Worries as Vices Seep into Nigerian Culture

Worries as Vices Seep into Nigerian Culture

My son’s Social Studies textbook listed a number of Nigerian cultural practices that should be retained and those that shouldn’t. I was surprised when I saw cultism, ritual killings, and bloodletting as some of the Nigerian customs and traditions that should be discouraged. I made a mental note of telling their school headmistress to be mindful of the publishers they patronize but on second thought, I realized this writer is saying what she feels about the country. I believe she thinks those mentioned vices are elements of Nigerian culture. It appears she might be right because, somehow, these vices have found their way into our society and are not planning to leave anytime soon.

Day in day out, we receive bad news about this country. Even though most of them are exaggerated, a lot are true. Just recently a woman was arrested for killing children, pounding them in a mortar, and using their mashed remains to perform rituals for her customers. This sounds insane and out of this world but it is true. She is not the only person arrested for engaging in money and blood rituals. It is becoming a norm, gradually, for people to make money through magic. The age-old tradition of becoming rich through hard work, resilience, diligence, and smartness is gradually giving way to the abracadabra method. The worst thing is that many people no longer believe anyone can become rich without doing these rituals. This is something worrisome and we need to uproot it from our communities before they become fully indoctrinated into our culture.

How about other crimes going on in Nigeria? Of course, every country of the world has crimes it is battling with but we need to talk about ours. Today, Nigeria’s foreign PR is shaky because of fraudsters, especially those that engage in cybercrime. Nowadays, many Nigerians find it hard to get foreign remote works because many international employers are wary of cybercrime. Yes, they know how intelligent Nigerians are but many of them are not comfortable trusting us.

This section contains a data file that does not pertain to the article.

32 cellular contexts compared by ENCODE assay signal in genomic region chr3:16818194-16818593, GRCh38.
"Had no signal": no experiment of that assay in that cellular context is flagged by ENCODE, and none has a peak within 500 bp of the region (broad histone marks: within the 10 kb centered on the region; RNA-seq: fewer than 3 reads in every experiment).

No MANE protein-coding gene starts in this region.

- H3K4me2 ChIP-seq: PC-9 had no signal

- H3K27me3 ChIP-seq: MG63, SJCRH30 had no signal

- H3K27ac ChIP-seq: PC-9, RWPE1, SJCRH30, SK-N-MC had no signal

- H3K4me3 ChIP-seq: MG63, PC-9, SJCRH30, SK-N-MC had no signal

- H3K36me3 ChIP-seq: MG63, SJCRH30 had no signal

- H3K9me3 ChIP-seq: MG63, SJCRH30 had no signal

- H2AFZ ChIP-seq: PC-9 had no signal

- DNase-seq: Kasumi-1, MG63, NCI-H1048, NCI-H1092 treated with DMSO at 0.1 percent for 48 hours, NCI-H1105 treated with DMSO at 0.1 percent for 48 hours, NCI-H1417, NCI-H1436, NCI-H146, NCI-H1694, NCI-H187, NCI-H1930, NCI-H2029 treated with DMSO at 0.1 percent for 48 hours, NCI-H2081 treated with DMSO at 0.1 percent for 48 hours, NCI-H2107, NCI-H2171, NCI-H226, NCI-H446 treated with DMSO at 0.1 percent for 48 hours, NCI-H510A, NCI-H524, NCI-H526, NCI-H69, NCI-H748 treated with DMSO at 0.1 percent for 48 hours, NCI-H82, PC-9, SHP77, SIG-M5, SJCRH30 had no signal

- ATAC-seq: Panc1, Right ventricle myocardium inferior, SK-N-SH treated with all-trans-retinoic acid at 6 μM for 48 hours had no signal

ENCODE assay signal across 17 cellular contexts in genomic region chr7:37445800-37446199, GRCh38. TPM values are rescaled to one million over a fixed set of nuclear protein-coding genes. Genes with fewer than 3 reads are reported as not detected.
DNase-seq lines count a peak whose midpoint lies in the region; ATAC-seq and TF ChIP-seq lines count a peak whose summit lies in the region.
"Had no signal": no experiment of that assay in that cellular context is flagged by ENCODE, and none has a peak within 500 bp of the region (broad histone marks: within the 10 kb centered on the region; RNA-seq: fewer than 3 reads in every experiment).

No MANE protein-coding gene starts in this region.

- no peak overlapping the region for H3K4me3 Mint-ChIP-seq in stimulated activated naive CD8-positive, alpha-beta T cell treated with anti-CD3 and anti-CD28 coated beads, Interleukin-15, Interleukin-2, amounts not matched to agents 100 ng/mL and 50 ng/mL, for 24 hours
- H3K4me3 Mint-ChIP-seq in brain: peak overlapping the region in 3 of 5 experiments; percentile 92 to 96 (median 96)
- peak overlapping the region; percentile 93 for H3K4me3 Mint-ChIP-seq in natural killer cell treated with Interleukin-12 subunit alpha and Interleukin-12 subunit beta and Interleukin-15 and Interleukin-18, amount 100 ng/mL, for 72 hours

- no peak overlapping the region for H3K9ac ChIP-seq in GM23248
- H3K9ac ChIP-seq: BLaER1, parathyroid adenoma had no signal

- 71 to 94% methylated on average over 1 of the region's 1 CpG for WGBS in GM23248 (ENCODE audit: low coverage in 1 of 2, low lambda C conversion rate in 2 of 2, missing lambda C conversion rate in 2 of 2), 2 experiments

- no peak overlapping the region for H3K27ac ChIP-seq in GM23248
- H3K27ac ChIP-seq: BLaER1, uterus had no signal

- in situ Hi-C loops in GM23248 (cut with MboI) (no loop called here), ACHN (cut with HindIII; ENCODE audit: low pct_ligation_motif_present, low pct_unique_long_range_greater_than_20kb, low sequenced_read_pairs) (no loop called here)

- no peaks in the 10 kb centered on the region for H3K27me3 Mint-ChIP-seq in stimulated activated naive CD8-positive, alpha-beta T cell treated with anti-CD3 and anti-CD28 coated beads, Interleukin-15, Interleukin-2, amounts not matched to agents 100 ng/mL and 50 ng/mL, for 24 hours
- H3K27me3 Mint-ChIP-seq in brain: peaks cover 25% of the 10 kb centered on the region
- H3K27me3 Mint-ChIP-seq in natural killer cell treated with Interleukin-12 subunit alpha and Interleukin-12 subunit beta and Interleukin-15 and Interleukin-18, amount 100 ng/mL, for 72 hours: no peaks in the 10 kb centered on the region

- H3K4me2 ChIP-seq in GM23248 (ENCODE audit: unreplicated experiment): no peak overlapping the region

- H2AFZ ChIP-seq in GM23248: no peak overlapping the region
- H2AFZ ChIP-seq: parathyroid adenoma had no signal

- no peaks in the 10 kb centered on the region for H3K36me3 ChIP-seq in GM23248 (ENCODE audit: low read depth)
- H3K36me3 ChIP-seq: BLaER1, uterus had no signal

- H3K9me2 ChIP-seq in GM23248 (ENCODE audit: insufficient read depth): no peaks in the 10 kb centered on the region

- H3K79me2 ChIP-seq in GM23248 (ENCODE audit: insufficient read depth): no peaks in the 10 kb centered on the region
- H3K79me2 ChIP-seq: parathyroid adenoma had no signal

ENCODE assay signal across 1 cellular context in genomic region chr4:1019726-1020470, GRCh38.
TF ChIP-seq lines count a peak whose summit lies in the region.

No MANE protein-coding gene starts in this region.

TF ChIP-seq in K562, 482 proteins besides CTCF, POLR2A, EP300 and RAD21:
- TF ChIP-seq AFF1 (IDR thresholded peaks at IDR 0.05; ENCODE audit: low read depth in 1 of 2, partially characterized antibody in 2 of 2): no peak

Even we Nigerians don’t really trust one another. This is simply because we have allowed the culture of lies to find its way into our society and we gave it a seat among the elders. Today, traders uphold the ideology that honesty doesn’t pay. You hear things like, “You have to learn how to lie if you want to become a successful businessman.” So what then are we complaining about when the country breeds more fraudsters and crooks since we all encouraged it?

Nigeria poverty

Let us look at the ones currently eating up the whole country: insurgency, banditry, kidnapping, herdsmen-farmers clash and the rest of them. As outrageous as this might sound, know that none of these vices started overnight; they were birthed, nurtured, and groomed into the monster they have become by us. Insurgency in the Northeast didn’t start all of a sudden. If you don’t know how Boko Haram started, I suggest you research that and see how it was enabled and used by the community and political leaders, respectfully. What about kidnapping as a source of income? Do you remember how the Niger-Delta militants introduced that culture and how it was ignored until it got out of hand? Then we thought they were dealing with expatriates, later with oil companies, and then with the government. We never knew the monster would grow to haunt us all. We didn’t condemn the act then because we felt it was “not our business.” So now that the bandits in the Northwest have discovered this wicked act as a better way of (making money?) banditry, what has been done about it besides a governor throwing amnesty at them and a religious leader demanding for their “blanket amnesty”? Or will this become a tradition also?

There is no need to point out all the vices that are overlooked in this country for it to be understood that they are being accepted into our culture. The only fearful thing is that the younger generation may come up to see them as norms. And when something becomes a norm, it is already part and parcel of that community. Then, it becomes difficult to uproot because the people will identify with and claim it is their way of life. This is why you should do the much you can to make positive changes in your community.

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